Two months before the Syrian war started in 2011, Mariam’s* husband had a heart attack and died. She was pregnant at the time and gave birth soon after, just as the fighting began.
“He is turning eight now, like the war,” Mariam says.
Mariam was all by herself, struggling to survive and make ends meet now as a mother of four children. She found work on a farm and became the sole caregiver and breadwinner in her family. She earns the equivalent of 20 U.S. cents per day — barely enough for her and her children to survive. CARE’s support for widows, as part of the Syria Resilience Consortium, helped her to make a new start.
Mariam recalls how difficult it was for her to work only a few months after she gave birth to Mahmoud. “I started taking Mahmoud with me to the field when he was only a few weeks old. He used to cry so much, and I was scared that the owner of the farm would fire me.” She had to take her oldest daughter out of school so she could take care of her baby brother while Mariam worked. “It was so hard for me, but I did not have a choice.”
Mariam lived under the constant fear that she would lose her family’s source of income. “I would wrap him in a piece of fabric and leave him with my daughter. When he cried, I would quickly breastfeed him. I prayed that the owner of the farm would not see me.”
She had to take her two older children out of school to help look after the younger ones.
“How else would we have survived? I can endure hunger, but my children can’t,” she says.
Mariam’s oldest daughter now works with her on a farm to help provide for the family.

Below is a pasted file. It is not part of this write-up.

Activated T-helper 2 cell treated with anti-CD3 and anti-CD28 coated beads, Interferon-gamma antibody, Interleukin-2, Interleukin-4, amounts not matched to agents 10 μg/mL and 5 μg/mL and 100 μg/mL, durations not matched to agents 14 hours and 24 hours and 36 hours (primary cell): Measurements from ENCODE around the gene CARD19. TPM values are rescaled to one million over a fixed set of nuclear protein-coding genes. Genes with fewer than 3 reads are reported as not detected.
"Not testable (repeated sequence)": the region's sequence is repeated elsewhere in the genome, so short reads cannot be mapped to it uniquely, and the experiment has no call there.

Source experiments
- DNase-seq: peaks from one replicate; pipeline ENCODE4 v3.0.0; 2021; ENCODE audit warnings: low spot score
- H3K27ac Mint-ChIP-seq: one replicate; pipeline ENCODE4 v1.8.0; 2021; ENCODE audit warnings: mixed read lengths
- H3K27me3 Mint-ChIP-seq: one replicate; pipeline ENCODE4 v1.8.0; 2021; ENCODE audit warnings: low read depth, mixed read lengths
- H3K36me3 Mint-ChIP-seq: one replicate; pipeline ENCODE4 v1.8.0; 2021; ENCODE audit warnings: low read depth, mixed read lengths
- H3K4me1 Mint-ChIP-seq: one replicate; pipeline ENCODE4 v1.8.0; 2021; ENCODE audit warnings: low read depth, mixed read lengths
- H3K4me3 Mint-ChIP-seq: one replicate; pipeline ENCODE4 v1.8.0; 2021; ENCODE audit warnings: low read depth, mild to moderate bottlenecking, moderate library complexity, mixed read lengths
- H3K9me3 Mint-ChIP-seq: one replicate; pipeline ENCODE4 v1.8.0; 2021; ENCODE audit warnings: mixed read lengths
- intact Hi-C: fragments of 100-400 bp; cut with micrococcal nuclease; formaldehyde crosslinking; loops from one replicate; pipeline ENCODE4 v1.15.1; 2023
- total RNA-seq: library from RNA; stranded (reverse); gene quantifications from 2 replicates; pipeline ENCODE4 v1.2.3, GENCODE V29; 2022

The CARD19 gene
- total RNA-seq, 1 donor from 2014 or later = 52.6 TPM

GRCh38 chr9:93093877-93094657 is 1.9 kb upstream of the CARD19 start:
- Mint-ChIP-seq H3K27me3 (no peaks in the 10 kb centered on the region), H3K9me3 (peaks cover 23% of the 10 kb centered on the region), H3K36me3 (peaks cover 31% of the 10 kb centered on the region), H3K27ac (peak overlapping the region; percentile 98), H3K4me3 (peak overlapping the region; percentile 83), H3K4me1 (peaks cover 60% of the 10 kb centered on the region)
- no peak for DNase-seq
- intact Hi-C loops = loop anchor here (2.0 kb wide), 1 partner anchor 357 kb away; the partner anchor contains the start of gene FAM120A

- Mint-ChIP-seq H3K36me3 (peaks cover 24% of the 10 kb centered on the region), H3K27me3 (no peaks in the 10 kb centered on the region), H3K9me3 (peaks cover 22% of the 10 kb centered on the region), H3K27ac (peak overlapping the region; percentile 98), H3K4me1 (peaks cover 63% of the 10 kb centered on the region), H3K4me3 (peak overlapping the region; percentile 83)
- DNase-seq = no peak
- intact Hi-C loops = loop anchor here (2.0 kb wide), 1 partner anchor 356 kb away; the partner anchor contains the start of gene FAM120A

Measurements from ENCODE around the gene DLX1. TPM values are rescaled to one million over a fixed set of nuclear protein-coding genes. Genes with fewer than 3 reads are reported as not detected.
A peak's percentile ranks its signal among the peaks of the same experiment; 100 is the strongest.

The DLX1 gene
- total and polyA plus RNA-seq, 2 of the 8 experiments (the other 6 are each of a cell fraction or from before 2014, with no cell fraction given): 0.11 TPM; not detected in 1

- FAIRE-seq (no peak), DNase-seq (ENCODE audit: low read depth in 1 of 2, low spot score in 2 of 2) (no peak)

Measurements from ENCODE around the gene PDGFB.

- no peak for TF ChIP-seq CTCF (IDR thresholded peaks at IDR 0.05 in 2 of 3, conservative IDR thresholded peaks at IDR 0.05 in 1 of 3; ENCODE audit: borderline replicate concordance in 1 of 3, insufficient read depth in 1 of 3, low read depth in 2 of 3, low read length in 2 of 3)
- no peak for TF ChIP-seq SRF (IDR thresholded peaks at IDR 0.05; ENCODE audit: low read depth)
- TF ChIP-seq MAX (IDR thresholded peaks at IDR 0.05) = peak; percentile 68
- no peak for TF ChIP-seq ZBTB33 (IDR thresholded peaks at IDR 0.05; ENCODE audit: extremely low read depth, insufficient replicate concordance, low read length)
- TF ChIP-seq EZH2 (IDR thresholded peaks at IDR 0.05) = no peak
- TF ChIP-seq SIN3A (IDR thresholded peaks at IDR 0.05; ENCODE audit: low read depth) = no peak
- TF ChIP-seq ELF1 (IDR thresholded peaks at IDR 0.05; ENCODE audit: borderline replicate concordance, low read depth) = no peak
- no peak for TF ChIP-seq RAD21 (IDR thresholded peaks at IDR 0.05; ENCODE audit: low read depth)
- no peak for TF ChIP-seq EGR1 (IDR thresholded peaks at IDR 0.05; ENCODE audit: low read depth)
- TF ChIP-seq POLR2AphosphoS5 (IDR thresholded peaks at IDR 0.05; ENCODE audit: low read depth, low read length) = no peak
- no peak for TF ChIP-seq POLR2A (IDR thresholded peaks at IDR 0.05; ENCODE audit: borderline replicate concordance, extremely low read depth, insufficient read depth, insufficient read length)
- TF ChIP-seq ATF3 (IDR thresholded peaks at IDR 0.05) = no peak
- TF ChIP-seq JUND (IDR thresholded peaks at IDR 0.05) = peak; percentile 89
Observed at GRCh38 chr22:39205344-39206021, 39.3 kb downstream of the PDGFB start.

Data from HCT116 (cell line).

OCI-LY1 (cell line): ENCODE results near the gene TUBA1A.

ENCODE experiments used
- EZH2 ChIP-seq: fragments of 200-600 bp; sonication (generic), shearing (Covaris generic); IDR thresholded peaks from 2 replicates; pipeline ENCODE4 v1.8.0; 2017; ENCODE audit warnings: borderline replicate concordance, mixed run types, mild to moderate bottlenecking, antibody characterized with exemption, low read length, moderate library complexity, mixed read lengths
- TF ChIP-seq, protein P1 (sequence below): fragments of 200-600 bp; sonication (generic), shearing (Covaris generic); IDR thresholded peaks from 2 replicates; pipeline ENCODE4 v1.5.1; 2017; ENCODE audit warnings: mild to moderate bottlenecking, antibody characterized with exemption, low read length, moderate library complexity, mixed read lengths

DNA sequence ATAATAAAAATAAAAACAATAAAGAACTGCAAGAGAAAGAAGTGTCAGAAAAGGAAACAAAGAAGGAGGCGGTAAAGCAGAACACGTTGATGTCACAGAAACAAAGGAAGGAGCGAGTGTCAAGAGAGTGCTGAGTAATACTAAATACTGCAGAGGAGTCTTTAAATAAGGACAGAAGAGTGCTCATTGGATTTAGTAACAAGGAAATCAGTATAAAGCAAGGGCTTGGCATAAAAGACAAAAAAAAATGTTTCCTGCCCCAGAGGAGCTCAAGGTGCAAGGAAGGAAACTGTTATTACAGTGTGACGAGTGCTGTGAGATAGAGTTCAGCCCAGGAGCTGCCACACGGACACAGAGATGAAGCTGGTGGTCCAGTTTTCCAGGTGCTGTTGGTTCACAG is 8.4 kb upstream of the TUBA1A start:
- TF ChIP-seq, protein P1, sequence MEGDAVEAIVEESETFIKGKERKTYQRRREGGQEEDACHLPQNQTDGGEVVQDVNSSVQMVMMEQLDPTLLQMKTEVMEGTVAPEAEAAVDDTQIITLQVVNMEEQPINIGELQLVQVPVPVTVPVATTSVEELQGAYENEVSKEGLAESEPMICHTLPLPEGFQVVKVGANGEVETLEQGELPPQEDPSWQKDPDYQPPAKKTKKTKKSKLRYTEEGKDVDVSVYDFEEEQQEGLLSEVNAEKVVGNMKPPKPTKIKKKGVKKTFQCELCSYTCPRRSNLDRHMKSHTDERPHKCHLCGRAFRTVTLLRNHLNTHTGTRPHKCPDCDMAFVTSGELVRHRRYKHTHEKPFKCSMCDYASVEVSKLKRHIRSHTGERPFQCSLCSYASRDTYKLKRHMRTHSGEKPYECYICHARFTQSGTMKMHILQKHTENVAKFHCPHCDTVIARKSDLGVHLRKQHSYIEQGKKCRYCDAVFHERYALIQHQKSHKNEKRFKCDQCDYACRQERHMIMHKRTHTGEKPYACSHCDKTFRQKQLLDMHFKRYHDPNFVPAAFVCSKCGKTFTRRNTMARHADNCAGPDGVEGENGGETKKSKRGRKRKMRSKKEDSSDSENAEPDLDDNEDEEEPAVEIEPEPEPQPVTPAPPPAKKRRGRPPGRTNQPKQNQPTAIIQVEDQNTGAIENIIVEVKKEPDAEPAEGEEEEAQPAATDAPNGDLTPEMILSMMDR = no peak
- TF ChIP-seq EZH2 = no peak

“It makes me very sad. My older son can’t even read or write. If he sees a sign on the road, he has to ask his sister to read it for him,” she says. “Every person should have a happy childhood. It matters for our future. And I feel so sad that I am unable to give this to my children.”
CARE’s support for widows, as part of the Syria Resilience Consortium, helped her to make a new start. “When we received the sheep, my children and I were very happy. We had nothing at all. This meant so much to us. One of the sheep was even pregnant,” she says.
Mariam does not have to go and buy milk anymore. The sheep give enough milk for her and her children. In the spring, Mariam plans to shear the sheep and make pillows and mattresses to earn some extra money.
Mariam sits next to her two youngest children in the room where they live.
“My only hope for the future is that my children will have a better life. I hope that we will live somewhere where we don’t have to do everything in one small room. More than anything, I hope that my children can go back to school and live the life they deserve.”
*Names have been changed.